Since the Saudi Aramco deal is so vital to the future of that economic reform package, Saudi Arabia may be willing to overlook poor compliance with a production cut agreement from other participants, such as Russia, or will refrain from aggressively pushing Iran, which is exempt from the current production cut measure, to limit its production should it join the deal. But that doesn't mean Saudi Arabia will not be aggressive about trying to coerce other OPEC members to extend the production cuts. It simply cannot afford to allow the production deal to expire. Its efforts would receive a boost if other producers follow suit. Many of its Gulf Cooperation Council allies, including Kuwait, have also expressed the need to extend the deal. Additionally, many of the supply hawks within OPEC, such as Venezuela, remain supportive of an extension.
The biggest area of concern for Saudi Arabia over oil production remains compliance by Russia. The country had agreed to trim production over time to reach 300,000 bpd, the second-highest figure by any producer in the deal, and although it has not yet hit that mark, it is ahead of schedule in implementing cuts. That said, the lion's share of Russia's cuts have been shouldered by Rosneft, which alone has trimmed output by 83,000 bpd, representing roughly two-thirds of Russia's cuts in production.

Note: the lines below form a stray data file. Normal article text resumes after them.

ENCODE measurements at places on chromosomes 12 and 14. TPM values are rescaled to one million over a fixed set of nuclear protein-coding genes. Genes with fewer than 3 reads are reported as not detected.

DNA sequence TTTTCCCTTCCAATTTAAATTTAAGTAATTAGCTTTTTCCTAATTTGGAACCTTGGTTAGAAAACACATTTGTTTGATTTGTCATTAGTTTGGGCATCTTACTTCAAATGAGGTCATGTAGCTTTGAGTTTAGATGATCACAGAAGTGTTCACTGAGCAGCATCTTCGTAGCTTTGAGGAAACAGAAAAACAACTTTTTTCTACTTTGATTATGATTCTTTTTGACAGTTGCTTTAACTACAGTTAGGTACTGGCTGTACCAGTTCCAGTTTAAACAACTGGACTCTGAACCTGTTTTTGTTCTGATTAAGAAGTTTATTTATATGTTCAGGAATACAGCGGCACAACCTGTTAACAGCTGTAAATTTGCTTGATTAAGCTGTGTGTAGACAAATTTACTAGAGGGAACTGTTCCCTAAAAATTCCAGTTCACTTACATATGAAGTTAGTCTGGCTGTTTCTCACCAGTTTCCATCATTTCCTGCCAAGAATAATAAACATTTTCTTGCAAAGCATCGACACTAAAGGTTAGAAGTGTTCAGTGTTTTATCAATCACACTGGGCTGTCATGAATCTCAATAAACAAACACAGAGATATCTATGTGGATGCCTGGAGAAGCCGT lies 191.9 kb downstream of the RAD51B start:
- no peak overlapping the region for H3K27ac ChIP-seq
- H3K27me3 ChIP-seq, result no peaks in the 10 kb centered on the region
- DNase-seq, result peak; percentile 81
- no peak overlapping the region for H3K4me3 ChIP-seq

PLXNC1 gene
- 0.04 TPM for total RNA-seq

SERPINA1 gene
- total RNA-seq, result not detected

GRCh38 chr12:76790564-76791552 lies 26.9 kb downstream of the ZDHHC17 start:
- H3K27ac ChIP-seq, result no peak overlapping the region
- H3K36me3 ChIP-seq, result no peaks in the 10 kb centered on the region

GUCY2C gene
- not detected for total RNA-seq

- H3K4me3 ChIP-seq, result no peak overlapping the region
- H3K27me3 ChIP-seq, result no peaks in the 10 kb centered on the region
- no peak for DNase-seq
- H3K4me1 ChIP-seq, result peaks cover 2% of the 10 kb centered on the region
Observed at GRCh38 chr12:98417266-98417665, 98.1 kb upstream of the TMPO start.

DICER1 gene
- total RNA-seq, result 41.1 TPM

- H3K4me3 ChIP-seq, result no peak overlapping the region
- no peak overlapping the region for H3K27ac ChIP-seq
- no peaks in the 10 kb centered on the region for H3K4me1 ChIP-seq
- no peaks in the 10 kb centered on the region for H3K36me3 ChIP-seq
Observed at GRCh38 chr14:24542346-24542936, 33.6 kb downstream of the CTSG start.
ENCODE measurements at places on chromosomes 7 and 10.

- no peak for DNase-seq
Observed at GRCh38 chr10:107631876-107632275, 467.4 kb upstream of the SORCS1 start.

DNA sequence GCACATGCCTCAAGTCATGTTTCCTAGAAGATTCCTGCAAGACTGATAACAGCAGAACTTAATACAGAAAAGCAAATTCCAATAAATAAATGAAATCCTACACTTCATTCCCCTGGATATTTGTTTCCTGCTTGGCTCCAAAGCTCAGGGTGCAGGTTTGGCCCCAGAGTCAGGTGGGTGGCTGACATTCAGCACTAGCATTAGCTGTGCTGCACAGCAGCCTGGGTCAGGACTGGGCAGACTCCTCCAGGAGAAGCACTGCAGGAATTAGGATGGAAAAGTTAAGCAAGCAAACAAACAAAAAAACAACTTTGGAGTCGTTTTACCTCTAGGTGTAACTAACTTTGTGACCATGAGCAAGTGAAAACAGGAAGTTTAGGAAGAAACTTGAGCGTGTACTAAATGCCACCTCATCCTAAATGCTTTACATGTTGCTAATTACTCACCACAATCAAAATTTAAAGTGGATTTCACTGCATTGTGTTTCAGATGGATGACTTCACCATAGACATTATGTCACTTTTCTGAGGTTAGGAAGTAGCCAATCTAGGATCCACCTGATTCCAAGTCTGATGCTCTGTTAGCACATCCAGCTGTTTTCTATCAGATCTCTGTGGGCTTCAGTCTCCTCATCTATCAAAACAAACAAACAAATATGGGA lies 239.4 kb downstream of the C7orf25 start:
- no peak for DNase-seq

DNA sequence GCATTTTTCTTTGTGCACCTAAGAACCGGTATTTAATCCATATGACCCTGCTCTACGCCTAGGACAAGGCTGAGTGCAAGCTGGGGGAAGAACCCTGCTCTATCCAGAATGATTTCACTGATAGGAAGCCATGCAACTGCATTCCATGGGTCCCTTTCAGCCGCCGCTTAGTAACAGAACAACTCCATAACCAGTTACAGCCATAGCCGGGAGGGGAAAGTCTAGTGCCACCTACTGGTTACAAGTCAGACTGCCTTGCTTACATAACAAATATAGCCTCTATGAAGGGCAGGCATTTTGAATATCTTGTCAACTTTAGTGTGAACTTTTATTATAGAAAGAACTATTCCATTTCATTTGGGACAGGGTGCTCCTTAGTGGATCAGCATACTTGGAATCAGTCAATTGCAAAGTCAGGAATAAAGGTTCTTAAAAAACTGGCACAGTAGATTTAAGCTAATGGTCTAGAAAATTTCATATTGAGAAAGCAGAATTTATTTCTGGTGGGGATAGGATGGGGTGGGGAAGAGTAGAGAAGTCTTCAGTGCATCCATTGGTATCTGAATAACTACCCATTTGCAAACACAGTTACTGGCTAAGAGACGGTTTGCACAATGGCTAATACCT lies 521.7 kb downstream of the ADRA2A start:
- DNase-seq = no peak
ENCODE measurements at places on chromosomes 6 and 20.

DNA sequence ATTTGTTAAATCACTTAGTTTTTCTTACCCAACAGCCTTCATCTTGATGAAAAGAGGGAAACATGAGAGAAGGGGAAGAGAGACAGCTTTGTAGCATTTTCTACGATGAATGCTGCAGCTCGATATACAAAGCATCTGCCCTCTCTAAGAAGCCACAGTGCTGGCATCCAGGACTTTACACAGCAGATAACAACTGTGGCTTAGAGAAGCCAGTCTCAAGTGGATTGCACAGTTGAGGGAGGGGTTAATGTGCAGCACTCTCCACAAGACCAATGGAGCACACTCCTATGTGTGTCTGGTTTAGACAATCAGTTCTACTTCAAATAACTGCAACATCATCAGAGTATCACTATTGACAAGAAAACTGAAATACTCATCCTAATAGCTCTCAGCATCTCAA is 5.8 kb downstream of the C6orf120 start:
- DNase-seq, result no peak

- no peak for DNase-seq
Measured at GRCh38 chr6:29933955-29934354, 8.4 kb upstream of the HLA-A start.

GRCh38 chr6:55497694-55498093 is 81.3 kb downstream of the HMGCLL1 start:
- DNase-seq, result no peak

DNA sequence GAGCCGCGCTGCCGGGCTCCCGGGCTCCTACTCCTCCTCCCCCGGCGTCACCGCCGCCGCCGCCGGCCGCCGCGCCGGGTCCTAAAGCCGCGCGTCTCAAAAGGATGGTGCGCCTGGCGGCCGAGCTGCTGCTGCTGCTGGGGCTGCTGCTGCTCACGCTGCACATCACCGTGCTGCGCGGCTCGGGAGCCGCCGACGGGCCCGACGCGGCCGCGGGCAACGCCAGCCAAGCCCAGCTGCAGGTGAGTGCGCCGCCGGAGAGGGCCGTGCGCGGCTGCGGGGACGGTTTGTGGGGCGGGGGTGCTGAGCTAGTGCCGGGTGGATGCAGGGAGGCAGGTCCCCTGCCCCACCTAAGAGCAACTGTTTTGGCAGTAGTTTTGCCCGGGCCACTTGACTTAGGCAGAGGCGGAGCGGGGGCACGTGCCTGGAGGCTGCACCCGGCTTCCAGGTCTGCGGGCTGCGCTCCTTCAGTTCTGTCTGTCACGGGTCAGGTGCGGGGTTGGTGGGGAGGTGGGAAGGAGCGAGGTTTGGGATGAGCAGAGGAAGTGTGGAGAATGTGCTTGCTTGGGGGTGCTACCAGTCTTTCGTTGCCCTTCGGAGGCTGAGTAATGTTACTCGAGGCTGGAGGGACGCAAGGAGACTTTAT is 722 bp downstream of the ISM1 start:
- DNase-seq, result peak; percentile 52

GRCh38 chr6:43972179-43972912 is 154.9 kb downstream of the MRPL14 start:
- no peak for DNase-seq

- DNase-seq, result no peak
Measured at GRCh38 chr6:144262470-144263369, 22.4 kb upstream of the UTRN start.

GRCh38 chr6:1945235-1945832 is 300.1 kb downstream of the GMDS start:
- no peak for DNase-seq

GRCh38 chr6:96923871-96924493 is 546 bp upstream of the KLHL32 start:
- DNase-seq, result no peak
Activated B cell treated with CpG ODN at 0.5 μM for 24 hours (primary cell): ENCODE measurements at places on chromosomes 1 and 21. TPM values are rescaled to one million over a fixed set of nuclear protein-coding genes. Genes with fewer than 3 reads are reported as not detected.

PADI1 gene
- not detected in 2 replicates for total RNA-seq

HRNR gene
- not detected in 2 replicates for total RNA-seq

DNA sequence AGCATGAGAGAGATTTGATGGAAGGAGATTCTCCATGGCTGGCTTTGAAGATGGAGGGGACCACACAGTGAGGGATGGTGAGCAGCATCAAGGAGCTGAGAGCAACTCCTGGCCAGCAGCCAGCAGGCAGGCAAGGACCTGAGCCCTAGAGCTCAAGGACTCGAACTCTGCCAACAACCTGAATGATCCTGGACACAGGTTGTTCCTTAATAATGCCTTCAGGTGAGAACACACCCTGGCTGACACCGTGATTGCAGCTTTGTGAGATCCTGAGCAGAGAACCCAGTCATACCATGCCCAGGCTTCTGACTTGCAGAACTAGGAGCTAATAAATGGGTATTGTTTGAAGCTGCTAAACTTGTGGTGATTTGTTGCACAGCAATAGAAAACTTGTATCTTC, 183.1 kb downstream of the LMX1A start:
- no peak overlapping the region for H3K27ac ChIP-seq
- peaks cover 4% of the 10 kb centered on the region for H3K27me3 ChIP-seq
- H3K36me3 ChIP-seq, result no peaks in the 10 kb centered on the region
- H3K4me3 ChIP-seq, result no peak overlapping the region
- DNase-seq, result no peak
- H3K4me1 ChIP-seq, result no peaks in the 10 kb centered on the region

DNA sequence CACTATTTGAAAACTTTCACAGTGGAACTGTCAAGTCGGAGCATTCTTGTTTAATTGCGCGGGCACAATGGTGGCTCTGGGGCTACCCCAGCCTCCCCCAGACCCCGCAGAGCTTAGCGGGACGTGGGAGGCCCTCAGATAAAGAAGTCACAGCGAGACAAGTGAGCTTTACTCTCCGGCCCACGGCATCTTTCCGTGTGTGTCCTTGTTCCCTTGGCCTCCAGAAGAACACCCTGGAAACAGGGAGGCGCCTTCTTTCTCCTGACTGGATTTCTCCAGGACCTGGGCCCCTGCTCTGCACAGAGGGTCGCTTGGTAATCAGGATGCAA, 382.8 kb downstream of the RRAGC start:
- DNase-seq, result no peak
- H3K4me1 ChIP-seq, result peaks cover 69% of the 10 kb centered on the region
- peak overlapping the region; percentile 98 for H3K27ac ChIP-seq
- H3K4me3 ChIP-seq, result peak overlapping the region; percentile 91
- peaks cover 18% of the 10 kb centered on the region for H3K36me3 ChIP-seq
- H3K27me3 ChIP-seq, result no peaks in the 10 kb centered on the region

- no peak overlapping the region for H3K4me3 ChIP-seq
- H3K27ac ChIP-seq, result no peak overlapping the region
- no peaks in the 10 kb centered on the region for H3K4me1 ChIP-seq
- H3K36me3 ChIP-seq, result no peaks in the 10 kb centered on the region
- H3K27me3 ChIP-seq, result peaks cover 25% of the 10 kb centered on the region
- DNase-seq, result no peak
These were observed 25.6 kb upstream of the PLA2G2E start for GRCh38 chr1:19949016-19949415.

Rosneft has consistently lobbied for Russia not to be involved in any agreements and earlier this month noted that it had concerns about extending the deal because other of the country's producers have not fulfilled their promises. This is likely a message from the oil giant's chief, Igor Sechin, aimed squarely at rival Russian producers, warning them to get on board because Rosneft will not increase its share. Rosneft is likely leveraging its participation in the cuts to exact concessions from the Kremlin on a string of other issues (such as taxes and assets control). Should Rosneft oppose extending the deal, Russia's overall involvement would decline entirely. If Russian participation wanes, it would be a huge blow to Riyadh, which is competing with Russia for market share in places such as China.
Nevertheless, it is clear what Saudi Arabia's optimal outcome is. Saudi Energy Minister Khalid al-Falih has his work cut out for him over the next two months as he strives to extend the production cut deal in the face all of its complications.